The Joe Manchin Controversy
Joe Manchin, a senate Democrat representing West Virginia, recently ended the hopes of universal paid leave. On the 27th of October, Democrats announced that the universal paid leave provision from the Build Back Better legislation would cease to exist due to an inability to convince Senator Manchin. Manchin, an establishment Democrat, is usually not on board with more progessive policies and has ended the start of many left-leaning programs. Manchin along with Kyrsten Sinema of Arizona have recently announced that they would not support the passage of a package of 3.5 trillion dollars over 10 years under President Biden’s initial plan. With a now perceived budget of only $2 trillion, many programs such as universal paid leave will have to be cut. This is a huge blow as many hoped that under a Democrat led Senate, more progressive legislation would finally be passed.
Image Credit: Ian Hutchinson
Manchin has had concerns of fraud and the cost of having paid leave. As of late, Democrats have tried to compromise with Manchin such as cutting the weeks from twelve to four and just plainly leaving out sick leave, but an agreement couldn’t be made .Senator Kirsten Gillibrand of New York did have hope that Manchin would eventually agree, but that hope was squashed Wednesday. Manchin commented on the bill not belonging in the Build Back Better Plan with ‘’I’m looking at everything but to put this into a reconciliation bill-it’s a major policy- is not the place to do it.’’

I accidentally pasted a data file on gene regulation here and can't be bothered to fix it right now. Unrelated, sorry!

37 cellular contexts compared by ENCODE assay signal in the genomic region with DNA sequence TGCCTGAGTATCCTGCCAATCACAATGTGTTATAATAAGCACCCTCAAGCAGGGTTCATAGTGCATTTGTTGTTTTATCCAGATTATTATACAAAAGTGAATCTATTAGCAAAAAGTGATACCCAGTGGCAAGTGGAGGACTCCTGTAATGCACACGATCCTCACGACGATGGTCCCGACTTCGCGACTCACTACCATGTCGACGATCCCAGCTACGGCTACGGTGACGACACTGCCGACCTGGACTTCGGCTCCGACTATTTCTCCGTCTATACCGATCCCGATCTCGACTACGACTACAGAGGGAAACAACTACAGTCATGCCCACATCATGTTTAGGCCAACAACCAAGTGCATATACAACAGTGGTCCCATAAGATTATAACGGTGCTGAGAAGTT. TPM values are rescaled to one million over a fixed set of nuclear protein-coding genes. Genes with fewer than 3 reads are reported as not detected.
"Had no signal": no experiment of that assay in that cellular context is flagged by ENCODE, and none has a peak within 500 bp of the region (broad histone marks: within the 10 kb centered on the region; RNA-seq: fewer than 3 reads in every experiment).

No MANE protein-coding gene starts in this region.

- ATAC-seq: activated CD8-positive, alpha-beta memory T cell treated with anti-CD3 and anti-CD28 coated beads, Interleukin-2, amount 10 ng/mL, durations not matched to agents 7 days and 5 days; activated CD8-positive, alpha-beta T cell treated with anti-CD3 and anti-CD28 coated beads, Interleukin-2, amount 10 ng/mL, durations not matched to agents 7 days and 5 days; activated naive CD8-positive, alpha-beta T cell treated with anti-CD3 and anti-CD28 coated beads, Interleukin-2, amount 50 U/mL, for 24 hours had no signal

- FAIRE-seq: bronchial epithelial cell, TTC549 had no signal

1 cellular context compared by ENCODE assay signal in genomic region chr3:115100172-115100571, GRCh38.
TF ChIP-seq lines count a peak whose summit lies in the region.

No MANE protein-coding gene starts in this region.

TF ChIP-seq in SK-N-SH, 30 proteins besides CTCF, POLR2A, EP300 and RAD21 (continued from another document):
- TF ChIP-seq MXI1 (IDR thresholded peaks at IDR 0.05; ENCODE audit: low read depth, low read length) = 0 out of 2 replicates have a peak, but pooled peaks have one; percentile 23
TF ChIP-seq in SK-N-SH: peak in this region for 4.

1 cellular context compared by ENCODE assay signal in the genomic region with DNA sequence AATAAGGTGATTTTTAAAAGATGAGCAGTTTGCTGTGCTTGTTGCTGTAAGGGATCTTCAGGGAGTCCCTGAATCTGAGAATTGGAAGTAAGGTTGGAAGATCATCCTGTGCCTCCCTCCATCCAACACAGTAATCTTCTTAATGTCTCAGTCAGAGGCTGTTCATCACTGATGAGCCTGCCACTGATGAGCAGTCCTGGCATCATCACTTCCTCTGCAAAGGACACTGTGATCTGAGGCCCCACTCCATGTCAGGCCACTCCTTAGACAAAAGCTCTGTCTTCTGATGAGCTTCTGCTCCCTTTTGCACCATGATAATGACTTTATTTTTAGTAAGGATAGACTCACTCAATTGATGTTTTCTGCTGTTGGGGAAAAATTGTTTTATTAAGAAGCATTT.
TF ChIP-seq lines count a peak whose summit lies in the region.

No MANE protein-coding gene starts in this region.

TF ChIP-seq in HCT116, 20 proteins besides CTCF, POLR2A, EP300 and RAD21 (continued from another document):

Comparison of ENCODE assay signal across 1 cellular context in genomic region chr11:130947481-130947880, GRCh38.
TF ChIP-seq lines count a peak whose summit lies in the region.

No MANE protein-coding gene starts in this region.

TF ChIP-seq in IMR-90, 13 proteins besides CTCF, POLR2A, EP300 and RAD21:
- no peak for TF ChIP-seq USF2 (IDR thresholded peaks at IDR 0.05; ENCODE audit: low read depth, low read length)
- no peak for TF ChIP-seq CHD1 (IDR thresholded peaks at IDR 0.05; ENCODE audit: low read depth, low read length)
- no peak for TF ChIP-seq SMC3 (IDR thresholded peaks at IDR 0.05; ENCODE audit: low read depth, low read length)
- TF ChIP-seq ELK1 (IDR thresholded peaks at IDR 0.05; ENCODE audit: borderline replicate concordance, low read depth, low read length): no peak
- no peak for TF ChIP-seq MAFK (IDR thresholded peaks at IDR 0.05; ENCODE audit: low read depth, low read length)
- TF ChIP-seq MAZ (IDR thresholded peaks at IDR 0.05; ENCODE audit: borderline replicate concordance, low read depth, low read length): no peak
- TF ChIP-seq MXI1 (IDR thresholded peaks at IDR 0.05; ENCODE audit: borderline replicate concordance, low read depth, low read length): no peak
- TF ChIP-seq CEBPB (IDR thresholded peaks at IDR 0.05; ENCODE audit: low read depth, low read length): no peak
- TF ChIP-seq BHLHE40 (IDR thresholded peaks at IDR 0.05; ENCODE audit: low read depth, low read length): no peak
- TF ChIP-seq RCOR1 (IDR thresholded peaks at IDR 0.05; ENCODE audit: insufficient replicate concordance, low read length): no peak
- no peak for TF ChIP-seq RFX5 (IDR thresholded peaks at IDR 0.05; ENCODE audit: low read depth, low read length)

Universal paid leave is a program that would allow new parents to take work off to raise their newborn, recently ill workers to recover from whatever sickness and take care of personal issues. The United States is one of the only industrialized countries to not offer this basic program. As of now, workers have to rely on their employers to grant them paid leave which many do not. Many have hoped that with the pandemic that workers would be able to get these programs enacted under the Biden administration as a temporary federal mandate for paid leave was introduced during the beginning of the pandemic. In 2019, former President Trump signed the Federal Employee Paid Leave Act leaving an estimated 2 million employees access to twelve weeks of paid leave for new parents. This Act may be the only legislation pertaining to universal paid leave passed in the upcoming years unless a bill can be compromised with Senate Democrats.